The Cat God Sent to Africa
by Barb Heins
No one asked Henrietta if she wanted to see the world. But when her family was assigned to Maputo, Mozambique in 1987 as part of the US diplomatic corps, they took her with them.
Our lives intersected with hers in 1988, about a year after my husband John and I arrived in Maputo to teach at the university and establish a presence for the Bible translation mission we belonged to. Like Henrietta, we had been taken from all that was familiar and thrust into a completely new environment. There weren’t very many Americans in Maputo in those days, so it wasn’t long before we were invited into the home of the cultural attache for the diplomatic community’s weekly movie night.
For a few hours every week we were transported back into the world we’d left behind, and Henrietta was part of that world. A striking tortoise-shell with luxurious long fur, she embellished the diplomat’s already beautiful home. She had been named after the Henrietta Pussycat of Mr. Rogers fame – even that reminded us of all that was familiar and comforting.
I adored her.
As is the case with every embassy family, the Friday night inevitably came when they announced that they had received a new assignment and would be leaving Maputo. Among the belongings they were leaving behind was – heartbreakingly – Henrietta. I offered to take her, and bundled unceremoniously into a box, Henrietta left her lavish surroundings for our simple concrete-block apartment in the university compound.
Gone were the kitty luxuries an American ambassador could provide – the fancy litter box, the canned cat food, the imported medications for flea and parasite prevention. She learned to go outside to do her business, she adjusted to the boiled fish we could buy in the market, and we treated her with our own mebendazole for intestinal worms. Every night I brushed her and picked burrs out of her fur. I earned her trust and she became my inseparable companion.
In Maputo in those days there was a general mistrust of cats. Cats and owls were associated in the minds of many with witchcraft, and our sweet Henrietta was no exception. It didn’t help that she had the disconcerting habit of vocalizing to anyone nearby in a way that sounded downright conversational. Many was the time I got a knock on the door from a nervous vendor of artifacts or fruit who was afraid to go past my cat on the stairs to visit the second-floor apartments. I’d open my door to find Henrietta looking them fully in the eyes and talking to them with complete earnestness.
Whenever I left our apartment, she followed me. If I was visiting neighbors from the US, Russia, Czechoslovakia or Great Britain, I let her tag along, and she became a welcome guest in the homes of many an expat longing for a feline companion. But when I had to walk the dusty path to the university or trek across town to the market, I would turn at the end of my walkway and tell Henrietta to stay. She would sit down, flick her tail and talk to me until I was out of sight. No wonder our Mozambican neighbors shook their heads. But in any culture, isn’t there something a little bit magical about the bond between a cat and the human who understands her?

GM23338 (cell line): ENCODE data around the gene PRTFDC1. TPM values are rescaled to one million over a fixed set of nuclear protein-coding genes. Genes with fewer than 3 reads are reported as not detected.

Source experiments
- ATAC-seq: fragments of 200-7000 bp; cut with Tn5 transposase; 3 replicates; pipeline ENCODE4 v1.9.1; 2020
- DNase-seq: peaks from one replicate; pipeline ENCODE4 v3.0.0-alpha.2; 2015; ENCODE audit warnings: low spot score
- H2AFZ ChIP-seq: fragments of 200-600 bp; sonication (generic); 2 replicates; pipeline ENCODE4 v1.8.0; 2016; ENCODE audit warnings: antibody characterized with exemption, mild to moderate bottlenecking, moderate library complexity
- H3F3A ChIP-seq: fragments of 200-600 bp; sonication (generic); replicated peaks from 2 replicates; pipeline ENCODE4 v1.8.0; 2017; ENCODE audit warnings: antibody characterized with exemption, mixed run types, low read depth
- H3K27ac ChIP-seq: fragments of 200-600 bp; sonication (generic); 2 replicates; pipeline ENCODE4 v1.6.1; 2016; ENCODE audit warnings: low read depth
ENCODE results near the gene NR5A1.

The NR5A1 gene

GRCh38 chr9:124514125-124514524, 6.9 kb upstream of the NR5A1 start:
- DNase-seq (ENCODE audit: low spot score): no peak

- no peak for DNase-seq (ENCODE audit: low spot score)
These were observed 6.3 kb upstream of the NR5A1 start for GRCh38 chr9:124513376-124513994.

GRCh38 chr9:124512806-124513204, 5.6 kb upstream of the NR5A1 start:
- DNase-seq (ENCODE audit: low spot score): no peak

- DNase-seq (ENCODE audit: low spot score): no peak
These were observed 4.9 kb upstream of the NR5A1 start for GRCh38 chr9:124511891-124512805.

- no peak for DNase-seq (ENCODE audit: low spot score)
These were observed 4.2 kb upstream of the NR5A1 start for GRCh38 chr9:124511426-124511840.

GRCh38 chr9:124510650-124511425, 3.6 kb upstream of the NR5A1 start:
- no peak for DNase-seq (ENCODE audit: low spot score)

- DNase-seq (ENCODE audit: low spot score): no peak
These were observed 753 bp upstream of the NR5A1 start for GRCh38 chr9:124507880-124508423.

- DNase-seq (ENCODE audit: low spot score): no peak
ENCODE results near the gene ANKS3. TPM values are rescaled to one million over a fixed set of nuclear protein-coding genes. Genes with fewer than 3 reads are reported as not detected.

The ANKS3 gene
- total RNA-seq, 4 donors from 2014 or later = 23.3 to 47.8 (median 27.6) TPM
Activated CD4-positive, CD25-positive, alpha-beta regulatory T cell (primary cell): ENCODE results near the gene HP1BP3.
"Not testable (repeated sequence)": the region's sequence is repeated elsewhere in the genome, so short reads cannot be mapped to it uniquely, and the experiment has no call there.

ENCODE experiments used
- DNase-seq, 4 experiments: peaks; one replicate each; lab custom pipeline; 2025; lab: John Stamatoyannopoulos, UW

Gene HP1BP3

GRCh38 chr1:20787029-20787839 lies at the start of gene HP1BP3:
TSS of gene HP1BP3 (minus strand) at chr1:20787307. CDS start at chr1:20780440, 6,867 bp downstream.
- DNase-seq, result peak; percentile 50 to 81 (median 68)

We enjoyed four wonderful years with Henrietta before we had to return to the US. We had found out we could not have children and were taking time off from our work to try to adopt a baby. Our British neighbor agreed to care for Henrietta, and my heart broke when I had to leave her. I blamed God for the transient lifestyle he had called me to, with its endless string of good-byes.
As I held her for the last time and passed her to my friend, I raged through my tears, “Can’t I ever have a cat for its entire lifespan?!”
Two years passed, and we returned to Maputo with not one, but two babies – adopted twins Derek and Hannah. I couldn’t wait to see my Mozambican and expat friends again, and I couldn’t wait to see Henrietta. When we were reunited, I called her in my usual way – and got no response. No verbalizing, no purr, no squinting happiness. She had no idea who I was. I sadly started picking the burrs out of her fur, resolved to leave her with her new owner as we prepared to move north to the city of Beira. All of a sudden, she let out a chirp and began frantically rubbing on me and purring! That simple act had brought back all her memories of me and she was ecstatic.
Six months later, we did move our little family to Beira. We packed two babies and all our belongings into a single-cab pickup truck and drove across Mozambique, through South Africa and Zimbabwe and back across the country to Beira. But not Henrietta! Being the VIP that she was, she caught a ride on an Airserv flight with some friends of ours and was spoiled rotten by them until we arrived and set up house in a little apartment near the beach. She lived another seven years before passing quietly in her sleep, snuggled next to me, at the age of 15.
I’ve said good-bye to plenty of other cats since, but there is a special place in my heart for the kitty God sent to Mozambique just for me, who helped me navigate a new and unfamiliar world and gave me a little glimpse into God’s extravagant generosity. The cat I got to keep for her entire life span.